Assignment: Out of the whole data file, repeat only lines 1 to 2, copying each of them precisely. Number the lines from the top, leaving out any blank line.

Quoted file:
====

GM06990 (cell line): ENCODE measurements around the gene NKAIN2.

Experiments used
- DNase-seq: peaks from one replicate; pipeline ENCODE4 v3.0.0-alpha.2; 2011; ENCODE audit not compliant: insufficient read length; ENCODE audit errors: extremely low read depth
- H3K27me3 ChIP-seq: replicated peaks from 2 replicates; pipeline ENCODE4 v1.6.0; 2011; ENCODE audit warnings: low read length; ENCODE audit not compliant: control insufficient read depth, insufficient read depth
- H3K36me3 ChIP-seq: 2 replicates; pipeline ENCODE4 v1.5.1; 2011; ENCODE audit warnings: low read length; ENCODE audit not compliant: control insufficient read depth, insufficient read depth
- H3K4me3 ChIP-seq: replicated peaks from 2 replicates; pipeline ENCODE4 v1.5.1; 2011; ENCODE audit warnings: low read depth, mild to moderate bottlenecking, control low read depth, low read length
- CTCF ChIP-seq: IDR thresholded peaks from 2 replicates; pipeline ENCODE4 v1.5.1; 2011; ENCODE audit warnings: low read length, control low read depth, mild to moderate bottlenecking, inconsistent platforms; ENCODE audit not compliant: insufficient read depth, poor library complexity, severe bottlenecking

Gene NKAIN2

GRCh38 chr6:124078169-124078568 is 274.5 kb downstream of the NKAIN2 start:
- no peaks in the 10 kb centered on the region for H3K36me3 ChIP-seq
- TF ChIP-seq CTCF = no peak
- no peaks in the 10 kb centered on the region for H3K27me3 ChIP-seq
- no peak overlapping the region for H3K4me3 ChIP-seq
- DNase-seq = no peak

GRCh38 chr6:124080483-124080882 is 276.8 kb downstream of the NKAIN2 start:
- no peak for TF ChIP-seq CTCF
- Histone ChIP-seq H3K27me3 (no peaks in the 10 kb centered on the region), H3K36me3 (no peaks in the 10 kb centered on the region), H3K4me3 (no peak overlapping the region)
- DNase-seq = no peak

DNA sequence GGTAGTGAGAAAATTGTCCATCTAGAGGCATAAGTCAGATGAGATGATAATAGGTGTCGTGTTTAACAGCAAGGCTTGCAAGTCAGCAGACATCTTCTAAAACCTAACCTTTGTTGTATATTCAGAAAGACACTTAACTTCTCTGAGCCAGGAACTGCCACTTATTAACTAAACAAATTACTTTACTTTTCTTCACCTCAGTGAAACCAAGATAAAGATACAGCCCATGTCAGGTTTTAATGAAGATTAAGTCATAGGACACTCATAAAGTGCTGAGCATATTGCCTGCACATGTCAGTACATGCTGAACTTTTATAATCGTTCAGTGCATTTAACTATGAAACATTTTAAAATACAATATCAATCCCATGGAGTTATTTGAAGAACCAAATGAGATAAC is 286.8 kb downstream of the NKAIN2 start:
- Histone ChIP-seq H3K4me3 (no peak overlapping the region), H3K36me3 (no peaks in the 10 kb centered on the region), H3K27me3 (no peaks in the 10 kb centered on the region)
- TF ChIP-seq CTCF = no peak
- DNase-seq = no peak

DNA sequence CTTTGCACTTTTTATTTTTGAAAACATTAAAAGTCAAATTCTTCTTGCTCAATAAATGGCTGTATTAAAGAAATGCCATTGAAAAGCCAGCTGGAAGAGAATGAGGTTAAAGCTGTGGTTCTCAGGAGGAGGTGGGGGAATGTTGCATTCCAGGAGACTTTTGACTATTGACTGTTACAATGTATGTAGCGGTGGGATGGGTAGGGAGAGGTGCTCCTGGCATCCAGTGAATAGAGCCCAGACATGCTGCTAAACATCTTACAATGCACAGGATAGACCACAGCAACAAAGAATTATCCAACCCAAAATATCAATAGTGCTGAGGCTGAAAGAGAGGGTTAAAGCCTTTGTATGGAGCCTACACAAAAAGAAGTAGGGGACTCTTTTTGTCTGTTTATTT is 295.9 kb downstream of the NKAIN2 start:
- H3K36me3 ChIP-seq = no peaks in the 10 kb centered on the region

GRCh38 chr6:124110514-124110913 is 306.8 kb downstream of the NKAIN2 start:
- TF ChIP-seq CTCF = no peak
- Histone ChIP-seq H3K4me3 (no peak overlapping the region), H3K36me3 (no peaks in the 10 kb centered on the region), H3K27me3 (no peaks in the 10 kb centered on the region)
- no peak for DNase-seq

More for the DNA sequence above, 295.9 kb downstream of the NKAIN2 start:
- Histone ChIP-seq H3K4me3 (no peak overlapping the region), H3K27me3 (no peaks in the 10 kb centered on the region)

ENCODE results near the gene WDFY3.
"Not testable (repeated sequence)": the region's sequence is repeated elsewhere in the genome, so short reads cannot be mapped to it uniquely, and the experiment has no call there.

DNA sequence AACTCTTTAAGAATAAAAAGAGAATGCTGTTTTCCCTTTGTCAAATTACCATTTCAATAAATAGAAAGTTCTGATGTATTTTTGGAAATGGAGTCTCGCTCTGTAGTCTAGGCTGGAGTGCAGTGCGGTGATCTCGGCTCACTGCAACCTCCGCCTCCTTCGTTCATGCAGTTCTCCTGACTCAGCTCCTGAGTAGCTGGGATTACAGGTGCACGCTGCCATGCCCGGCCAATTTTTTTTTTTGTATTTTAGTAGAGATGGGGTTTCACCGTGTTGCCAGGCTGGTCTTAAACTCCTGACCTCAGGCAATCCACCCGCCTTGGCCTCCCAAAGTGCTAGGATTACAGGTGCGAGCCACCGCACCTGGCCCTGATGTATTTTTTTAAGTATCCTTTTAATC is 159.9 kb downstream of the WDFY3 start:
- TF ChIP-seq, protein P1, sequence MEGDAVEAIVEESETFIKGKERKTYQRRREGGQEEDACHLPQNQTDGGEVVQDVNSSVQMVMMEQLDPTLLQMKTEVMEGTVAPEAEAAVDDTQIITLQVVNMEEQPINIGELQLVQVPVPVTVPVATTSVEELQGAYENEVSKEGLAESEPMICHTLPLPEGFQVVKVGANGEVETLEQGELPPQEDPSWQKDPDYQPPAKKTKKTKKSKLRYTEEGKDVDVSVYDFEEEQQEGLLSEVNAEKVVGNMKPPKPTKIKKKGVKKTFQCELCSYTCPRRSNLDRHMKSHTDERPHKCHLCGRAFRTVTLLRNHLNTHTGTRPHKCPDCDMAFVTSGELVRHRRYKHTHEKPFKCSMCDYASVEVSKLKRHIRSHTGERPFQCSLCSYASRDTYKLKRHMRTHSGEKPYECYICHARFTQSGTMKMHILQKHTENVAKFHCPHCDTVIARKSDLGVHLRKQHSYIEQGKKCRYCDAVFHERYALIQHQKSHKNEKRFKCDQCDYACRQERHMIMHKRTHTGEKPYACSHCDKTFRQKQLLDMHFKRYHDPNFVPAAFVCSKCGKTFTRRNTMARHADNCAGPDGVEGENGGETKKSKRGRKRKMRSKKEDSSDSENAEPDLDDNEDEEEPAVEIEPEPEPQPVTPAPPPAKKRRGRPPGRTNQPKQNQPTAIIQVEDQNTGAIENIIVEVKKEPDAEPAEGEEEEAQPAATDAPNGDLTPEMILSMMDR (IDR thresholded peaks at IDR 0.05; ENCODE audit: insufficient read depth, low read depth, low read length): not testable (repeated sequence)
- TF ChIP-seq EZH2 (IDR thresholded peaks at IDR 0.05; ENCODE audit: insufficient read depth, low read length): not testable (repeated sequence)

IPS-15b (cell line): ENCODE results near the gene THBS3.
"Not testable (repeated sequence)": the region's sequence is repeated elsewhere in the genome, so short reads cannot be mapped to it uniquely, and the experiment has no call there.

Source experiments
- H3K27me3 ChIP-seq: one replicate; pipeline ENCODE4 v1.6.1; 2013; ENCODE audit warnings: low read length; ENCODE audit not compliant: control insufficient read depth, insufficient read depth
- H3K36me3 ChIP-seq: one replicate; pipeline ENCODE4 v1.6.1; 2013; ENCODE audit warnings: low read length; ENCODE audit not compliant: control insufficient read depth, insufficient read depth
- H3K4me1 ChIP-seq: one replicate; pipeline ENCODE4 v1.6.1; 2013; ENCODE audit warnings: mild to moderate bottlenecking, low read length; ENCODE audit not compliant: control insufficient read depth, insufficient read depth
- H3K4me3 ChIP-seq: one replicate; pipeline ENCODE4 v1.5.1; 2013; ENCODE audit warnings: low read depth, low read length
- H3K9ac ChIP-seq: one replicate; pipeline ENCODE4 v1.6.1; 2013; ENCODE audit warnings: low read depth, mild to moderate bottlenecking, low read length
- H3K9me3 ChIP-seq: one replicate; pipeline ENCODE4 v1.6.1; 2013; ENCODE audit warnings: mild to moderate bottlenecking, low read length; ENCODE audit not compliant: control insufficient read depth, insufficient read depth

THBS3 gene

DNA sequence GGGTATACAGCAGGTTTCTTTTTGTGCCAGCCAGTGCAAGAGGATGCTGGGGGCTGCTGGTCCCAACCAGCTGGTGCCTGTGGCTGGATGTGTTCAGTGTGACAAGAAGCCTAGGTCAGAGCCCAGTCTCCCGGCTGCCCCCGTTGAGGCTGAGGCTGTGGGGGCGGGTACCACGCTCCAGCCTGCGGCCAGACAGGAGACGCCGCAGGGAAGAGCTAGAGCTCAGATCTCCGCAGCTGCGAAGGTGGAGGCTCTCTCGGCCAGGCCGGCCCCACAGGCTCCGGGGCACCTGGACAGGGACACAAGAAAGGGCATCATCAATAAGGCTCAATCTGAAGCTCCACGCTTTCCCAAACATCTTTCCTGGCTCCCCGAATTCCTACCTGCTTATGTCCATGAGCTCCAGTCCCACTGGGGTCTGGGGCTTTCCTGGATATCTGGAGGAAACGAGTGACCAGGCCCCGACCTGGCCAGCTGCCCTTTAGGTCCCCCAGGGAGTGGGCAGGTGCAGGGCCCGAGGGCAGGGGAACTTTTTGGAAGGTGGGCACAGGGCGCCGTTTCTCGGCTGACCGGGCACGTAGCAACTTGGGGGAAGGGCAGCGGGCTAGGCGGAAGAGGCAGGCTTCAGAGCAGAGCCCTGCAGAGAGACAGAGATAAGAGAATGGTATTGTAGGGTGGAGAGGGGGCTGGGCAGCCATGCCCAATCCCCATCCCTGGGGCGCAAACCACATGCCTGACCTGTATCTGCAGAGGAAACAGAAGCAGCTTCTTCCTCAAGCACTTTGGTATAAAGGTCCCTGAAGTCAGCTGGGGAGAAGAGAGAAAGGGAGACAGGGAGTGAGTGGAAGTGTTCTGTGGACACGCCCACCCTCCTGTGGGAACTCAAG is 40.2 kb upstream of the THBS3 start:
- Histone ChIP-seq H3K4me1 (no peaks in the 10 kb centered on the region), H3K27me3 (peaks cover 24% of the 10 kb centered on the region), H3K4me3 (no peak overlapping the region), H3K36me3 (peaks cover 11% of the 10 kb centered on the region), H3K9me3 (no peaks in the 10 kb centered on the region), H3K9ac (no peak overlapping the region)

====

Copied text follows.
GM06990 (cell line): ENCODE measurements around the gene NKAIN2.

Experiments used